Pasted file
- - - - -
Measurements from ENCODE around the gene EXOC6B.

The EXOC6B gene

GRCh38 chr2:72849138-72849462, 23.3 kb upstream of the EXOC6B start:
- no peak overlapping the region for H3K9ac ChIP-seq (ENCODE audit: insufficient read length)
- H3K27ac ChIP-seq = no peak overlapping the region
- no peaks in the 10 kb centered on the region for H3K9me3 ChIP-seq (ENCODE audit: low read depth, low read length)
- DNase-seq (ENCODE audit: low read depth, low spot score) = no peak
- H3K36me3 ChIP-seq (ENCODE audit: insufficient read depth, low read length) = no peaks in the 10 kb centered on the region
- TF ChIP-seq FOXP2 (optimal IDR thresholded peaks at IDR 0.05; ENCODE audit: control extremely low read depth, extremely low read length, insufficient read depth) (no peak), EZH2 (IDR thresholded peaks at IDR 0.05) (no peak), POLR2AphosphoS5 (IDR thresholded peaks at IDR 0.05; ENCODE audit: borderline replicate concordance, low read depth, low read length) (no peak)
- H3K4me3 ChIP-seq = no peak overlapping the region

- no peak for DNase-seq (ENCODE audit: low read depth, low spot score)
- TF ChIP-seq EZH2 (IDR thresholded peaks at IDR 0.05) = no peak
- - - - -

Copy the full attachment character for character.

Measurements from ENCODE around the gene EXOC6B.

The EXOC6B gene

GRCh38 chr2:72849138-72849462, 23.3 kb upstream of the EXOC6B start:
- no peak overlapping the region for H3K9ac ChIP-seq (ENCODE audit: insufficient read length)
- H3K27ac ChIP-seq = no peak overlapping the region
- no peaks in the 10 kb centered on the region for H3K9me3 ChIP-seq (ENCODE audit: low read depth, low read length)
- DNase-seq (ENCODE audit: low read depth, low spot score) = no peak
- H3K36me3 ChIP-seq (ENCODE audit: insufficient read depth, low read length) = no peaks in the 10 kb centered on the region
- TF ChIP-seq FOXP2 (optimal IDR thresholded peaks at IDR 0.05; ENCODE audit: control extremely low read depth, extremely low read length, insufficient read depth) (no peak), EZH2 (IDR thresholded peaks at IDR 0.05) (no peak), POLR2AphosphoS5 (IDR thresholded peaks at IDR 0.05; ENCODE audit: borderline replicate concordance, low read depth, low read length) (no peak)
- H3K4me3 ChIP-seq = no peak overlapping the region

- no peak for DNase-seq (ENCODE audit: low read depth, low spot score)
- TF ChIP-seq EZH2 (IDR thresholded peaks at IDR 0.05) = no peak